JOHANNESBURG (AP) — A vehicle carrying a rhino sculpture led anti-poaching marchers in Johannesburg on Saturday. Kenya’s environment minister joined conservationists at a similar rally in Nairobi, the capital. In London, activists in elephant costumes demanded an end to the ivory trade.
The demonstrations were part of what organizers called a “global march” for rhinos and elephants, whose populations have been severely reduced by criminal networks that sell rhino horn and elephant ivory for high prices, particularly in parts of Asia. The loosely knit coalition of conservationists also planned events in the United States this weekend.
Organizers want governments to focus more on protecting wildlife, but acknowledge that major challenges such as poverty, state corruption and lax law enforcement facilitate poaching. South Africa is grappling with a record surge in rhino poaching, and poachers have slaughtered tens of thousands of elephants annually around Africa in recent years.
In September, President Barack Obama and Chinese President Xi Jinping of China agreed to implement nearly complete bans on the ivory trade.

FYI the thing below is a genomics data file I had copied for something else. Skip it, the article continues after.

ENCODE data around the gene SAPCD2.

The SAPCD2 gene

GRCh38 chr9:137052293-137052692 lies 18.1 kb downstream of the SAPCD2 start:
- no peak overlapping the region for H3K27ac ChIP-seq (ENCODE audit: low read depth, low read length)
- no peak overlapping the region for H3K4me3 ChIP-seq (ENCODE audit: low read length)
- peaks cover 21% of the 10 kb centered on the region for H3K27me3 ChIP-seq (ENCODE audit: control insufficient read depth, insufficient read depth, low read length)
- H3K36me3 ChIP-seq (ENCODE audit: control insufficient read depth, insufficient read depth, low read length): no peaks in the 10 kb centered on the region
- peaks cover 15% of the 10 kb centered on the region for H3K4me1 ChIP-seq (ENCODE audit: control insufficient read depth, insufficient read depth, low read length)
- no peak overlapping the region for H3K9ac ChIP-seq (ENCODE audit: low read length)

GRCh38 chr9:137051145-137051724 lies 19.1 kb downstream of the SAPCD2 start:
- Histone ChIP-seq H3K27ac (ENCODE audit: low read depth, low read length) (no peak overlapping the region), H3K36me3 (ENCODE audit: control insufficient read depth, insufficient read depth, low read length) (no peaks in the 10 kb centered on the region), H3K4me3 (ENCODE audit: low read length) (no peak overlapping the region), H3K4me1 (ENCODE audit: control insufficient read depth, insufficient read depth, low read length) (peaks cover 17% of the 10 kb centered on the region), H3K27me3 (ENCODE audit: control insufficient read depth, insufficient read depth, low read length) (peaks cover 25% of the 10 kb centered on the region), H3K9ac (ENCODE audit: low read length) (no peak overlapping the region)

“Why not a total ban?” said Dex Kotze, a march organizer in Johannesburg.
He noted that conservationists in South Africa are divided between those, including himself, who oppose proposals to allow a regulated trade in rhino horn, and those who say controlled trade could drive criminals out of poaching. South Africa is reviewing the issue.
The Johannesburg march was held in the Sandton area, where some motorists honked in appreciation.
Protester Annette Erasmus said she was disappointed that the rally had not been joined by representatives from South Africa’s legal wildlife hunting industry, which says it helps preserve animal populations. Hunting in Africa has come under increased scrutiny since an American dentist killed a popular lion named Cecil in Zimbabwe in an allegedly illegal hunt.
“We need to get more people out here,” Erasmus said.
CHRISTOPHER TORCHIA, Associated Press
Copyright 2015 The Associated Press. All rights reserved. This material may not be published, broadcast, rewritten or redistributed.